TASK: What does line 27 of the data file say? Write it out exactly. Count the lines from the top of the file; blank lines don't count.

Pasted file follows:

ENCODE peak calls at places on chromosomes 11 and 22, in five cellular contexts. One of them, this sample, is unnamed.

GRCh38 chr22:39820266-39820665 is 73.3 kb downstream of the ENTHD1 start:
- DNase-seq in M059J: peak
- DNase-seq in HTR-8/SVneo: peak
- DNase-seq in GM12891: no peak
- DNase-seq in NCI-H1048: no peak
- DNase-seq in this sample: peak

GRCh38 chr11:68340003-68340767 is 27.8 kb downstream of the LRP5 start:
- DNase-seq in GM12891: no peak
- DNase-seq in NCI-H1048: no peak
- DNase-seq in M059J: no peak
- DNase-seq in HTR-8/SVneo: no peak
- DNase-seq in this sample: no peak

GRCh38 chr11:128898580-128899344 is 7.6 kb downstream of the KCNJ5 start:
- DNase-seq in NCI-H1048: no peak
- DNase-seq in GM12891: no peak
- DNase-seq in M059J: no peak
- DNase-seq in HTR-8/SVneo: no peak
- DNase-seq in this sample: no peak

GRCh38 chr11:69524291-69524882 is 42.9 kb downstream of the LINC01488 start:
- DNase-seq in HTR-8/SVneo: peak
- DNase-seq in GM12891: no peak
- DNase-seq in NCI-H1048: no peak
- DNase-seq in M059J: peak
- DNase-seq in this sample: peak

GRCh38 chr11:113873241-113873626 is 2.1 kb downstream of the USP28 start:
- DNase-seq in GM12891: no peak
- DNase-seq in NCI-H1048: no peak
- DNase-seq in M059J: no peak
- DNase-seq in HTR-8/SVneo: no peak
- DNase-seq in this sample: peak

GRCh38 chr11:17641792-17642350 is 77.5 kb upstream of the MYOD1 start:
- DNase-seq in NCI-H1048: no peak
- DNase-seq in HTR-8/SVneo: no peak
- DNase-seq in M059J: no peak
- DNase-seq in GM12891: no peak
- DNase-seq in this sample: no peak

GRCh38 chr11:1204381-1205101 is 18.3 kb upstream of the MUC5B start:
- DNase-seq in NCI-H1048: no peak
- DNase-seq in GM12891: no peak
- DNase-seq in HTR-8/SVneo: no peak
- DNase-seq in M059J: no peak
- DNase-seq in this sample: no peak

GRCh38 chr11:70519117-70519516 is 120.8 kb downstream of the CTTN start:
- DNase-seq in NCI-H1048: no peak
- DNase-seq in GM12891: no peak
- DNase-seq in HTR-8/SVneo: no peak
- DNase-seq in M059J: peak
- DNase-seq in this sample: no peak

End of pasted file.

- DNase-seq in GM12891: no peak